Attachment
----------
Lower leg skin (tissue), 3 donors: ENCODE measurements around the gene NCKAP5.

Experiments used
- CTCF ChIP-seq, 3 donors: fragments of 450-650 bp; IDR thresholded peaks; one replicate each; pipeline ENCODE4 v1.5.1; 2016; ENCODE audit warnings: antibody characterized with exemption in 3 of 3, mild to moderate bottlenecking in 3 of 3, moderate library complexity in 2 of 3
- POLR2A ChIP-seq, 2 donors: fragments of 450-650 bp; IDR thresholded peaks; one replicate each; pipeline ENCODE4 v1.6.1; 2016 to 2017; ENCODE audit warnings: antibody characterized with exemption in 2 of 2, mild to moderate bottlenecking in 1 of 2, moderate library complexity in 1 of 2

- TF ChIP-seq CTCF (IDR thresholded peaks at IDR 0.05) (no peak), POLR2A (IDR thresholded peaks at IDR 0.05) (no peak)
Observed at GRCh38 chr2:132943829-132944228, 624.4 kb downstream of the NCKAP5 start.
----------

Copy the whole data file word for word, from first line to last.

Lower leg skin (tissue), 3 donors: ENCODE measurements around the gene NCKAP5.

Experiments used
- CTCF ChIP-seq, 3 donors: fragments of 450-650 bp; IDR thresholded peaks; one replicate each; pipeline ENCODE4 v1.5.1; 2016; ENCODE audit warnings: antibody characterized with exemption in 3 of 3, mild to moderate bottlenecking in 3 of 3, moderate library complexity in 2 of 3
- POLR2A ChIP-seq, 2 donors: fragments of 450-650 bp; IDR thresholded peaks; one replicate each; pipeline ENCODE4 v1.6.1; 2016 to 2017; ENCODE audit warnings: antibody characterized with exemption in 2 of 2, mild to moderate bottlenecking in 1 of 2, moderate library complexity in 1 of 2

- TF ChIP-seq CTCF (IDR thresholded peaks at IDR 0.05) (no peak), POLR2A (IDR thresholded peaks at IDR 0.05) (no peak)
Observed at GRCh38 chr2:132943829-132944228, 624.4 kb downstream of the NCKAP5 start.